Note: 9; 200 acres, 1789; 1000 acres, 1795) in Washington County, Georgia.
Named for his Uncle Robert Hester. He served in the American Revolution; his son, William Wicker, made a Declaration in 1837 regarding this service. The family moved from VA in 1766; to Chesterfield Co., SC in 1777; to Columbia Co., GA in 1785; to Washington Co., GA on a government grant of land. In 1786, 1789 and 1795 he received large grants of land through the headgrant system totalling some 2,000 acres in northern Washington County. They finanlly settled in Cape Girardeau Co., MO and were received into Bethel Baptist Church on 12 Sep 1807.in Cape Girardeau Co., MO on 12 Sep 1807. Both are buried in Old Bethel Baptist Church, Jackson, Cape Girardeau Co., MO Robert Wicker and part of his family were received into Bethlehem Baptist Church in Washington County, Georgia in 1784 and most of the family were given letters of dismissal in 1806 showing that they were in Washington Co for about twenty-two years.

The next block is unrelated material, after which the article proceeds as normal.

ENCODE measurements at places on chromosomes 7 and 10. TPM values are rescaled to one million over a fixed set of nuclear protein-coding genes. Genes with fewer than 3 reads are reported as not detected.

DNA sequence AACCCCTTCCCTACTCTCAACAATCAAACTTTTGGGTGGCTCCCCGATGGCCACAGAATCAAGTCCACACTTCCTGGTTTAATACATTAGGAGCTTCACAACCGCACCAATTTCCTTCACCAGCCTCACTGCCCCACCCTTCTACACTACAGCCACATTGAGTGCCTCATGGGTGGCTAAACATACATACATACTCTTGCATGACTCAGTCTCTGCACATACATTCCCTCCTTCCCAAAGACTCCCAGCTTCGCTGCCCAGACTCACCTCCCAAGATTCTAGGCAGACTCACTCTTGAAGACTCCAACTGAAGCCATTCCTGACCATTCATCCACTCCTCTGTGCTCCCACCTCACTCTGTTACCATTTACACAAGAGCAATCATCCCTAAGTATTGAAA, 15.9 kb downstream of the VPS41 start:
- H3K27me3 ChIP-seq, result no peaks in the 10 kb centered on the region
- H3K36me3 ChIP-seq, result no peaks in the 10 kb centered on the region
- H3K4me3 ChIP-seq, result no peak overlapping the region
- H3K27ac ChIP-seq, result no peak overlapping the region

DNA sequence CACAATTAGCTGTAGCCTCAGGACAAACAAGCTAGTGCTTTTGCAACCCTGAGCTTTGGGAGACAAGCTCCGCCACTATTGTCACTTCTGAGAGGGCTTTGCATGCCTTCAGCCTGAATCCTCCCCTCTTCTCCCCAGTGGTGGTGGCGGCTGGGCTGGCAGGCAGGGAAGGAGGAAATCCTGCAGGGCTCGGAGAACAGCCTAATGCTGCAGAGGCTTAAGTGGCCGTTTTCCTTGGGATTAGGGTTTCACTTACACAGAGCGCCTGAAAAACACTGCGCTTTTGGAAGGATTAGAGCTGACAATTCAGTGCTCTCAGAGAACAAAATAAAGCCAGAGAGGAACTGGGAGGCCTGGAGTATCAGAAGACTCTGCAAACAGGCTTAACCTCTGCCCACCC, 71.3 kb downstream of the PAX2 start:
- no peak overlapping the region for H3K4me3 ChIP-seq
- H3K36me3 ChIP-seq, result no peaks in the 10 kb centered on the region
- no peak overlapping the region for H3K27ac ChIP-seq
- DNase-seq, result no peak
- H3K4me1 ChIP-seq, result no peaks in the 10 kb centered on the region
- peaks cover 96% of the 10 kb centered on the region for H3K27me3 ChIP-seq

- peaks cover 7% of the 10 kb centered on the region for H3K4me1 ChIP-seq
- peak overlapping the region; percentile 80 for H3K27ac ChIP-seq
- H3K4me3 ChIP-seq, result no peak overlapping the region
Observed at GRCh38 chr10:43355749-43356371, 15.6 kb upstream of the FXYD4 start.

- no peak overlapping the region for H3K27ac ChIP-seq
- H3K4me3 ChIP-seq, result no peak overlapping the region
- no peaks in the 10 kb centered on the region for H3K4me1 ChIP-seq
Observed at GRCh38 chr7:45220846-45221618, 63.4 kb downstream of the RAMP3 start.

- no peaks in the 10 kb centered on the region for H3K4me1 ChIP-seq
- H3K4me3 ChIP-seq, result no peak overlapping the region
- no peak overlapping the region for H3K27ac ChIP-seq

They were received, by letter, into the Bethel Baptist Church in Cape Girardeau County, Missouri in 1807 showing their move west. Although Robert Wicker and his wife, Hannah Simmons Holly, are both supposed to be buried in the Bethel Church cemetery, no gravestones remain to mark their final resting place.
Note: Was a REVOLUTIONARY WAR soldier as evidenced by his Land Grants (400 Acres, 178
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